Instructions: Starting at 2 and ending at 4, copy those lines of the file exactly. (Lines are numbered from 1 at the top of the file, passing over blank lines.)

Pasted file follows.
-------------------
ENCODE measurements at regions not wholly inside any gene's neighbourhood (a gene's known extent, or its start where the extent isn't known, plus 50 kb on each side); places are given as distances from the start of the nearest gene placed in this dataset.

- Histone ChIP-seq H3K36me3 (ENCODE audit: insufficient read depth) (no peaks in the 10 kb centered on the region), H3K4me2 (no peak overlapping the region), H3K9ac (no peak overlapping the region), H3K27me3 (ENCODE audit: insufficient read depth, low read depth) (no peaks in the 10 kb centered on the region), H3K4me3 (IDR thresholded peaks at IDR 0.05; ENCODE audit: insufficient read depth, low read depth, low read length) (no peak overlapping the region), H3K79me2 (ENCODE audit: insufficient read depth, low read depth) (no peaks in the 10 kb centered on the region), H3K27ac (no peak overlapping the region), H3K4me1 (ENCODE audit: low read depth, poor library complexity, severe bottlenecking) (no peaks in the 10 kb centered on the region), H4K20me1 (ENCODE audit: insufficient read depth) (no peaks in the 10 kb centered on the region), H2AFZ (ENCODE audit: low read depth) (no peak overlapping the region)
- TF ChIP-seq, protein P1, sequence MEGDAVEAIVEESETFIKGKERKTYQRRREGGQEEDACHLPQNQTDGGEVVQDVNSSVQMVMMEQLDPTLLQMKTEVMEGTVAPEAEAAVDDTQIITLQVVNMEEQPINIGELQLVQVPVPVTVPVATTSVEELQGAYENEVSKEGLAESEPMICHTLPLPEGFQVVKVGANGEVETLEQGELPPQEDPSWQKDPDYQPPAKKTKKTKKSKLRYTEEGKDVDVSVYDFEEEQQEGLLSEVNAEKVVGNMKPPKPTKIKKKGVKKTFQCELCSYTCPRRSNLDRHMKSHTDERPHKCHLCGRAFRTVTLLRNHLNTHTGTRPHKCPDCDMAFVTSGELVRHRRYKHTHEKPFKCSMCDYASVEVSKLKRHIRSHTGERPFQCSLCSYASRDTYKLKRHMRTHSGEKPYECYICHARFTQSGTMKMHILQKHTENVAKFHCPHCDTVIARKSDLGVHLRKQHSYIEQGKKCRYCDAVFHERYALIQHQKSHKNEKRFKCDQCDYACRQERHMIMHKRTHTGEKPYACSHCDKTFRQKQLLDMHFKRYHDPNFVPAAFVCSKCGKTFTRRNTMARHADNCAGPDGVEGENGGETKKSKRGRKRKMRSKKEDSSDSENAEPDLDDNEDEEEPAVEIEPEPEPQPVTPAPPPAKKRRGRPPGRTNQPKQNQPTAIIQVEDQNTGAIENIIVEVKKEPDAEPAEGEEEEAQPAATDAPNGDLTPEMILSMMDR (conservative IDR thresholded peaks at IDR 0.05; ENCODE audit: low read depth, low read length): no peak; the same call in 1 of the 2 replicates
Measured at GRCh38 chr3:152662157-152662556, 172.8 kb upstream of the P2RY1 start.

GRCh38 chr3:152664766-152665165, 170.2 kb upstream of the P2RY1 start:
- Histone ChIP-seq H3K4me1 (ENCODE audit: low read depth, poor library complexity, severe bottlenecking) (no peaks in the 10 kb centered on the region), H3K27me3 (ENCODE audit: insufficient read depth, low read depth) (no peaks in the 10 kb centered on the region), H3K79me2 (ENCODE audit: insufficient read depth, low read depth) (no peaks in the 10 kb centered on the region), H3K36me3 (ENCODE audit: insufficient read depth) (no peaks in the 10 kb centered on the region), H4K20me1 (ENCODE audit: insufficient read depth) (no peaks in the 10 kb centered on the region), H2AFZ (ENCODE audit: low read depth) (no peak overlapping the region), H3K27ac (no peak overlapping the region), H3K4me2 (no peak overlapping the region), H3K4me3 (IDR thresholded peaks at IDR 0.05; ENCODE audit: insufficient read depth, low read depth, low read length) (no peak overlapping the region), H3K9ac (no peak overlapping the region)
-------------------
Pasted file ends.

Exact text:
- Histone ChIP-seq H3K36me3 (ENCODE audit: insufficient read depth) (no peaks in the 10 kb centered on the region), H3K4me2 (no peak overlapping the region), H3K9ac (no peak overlapping the region), H3K27me3 (ENCODE audit: insufficient read depth, low read depth) (no peaks in the 10 kb centered on the region), H3K4me3 (IDR thresholded peaks at IDR 0.05; ENCODE audit: insufficient read depth, low read depth, low read length) (no peak overlapping the region), H3K79me2 (ENCODE audit: insufficient read depth, low read depth) (no peaks in the 10 kb centered on the region), H3K27ac (no peak overlapping the region), H3K4me1 (ENCODE audit: low read depth, poor library complexity, severe bottlenecking) (no peaks in the 10 kb centered on the region), H4K20me1 (ENCODE audit: insufficient read depth) (no peaks in the 10 kb centered on the region), H2AFZ (ENCODE audit: low read depth) (no peak overlapping the region)
- TF ChIP-seq, protein P1, sequence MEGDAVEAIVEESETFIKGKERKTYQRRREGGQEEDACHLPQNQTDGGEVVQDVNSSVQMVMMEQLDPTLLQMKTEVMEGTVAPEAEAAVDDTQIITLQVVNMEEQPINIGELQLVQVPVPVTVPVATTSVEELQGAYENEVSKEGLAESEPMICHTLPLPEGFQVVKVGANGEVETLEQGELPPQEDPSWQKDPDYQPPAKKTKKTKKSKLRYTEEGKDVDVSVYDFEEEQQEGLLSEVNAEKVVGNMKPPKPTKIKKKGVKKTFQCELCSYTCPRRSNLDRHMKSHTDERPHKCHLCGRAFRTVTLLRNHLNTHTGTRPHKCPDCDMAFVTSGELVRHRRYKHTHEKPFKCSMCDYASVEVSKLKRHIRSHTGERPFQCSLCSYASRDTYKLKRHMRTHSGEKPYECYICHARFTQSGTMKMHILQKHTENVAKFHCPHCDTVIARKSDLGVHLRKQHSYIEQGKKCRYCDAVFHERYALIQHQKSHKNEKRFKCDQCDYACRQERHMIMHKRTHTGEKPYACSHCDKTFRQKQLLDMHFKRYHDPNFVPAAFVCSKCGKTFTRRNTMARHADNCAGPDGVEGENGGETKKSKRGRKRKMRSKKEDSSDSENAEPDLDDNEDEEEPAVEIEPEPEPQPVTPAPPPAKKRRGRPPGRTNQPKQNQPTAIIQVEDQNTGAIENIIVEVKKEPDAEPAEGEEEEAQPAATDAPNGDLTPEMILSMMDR (conservative IDR thresholded peaks at IDR 0.05; ENCODE audit: low read depth, low read length): no peak; the same call in 1 of the 2 replicates
Measured at GRCh38 chr3:152662157-152662556, 172.8 kb upstream of the P2RY1 start.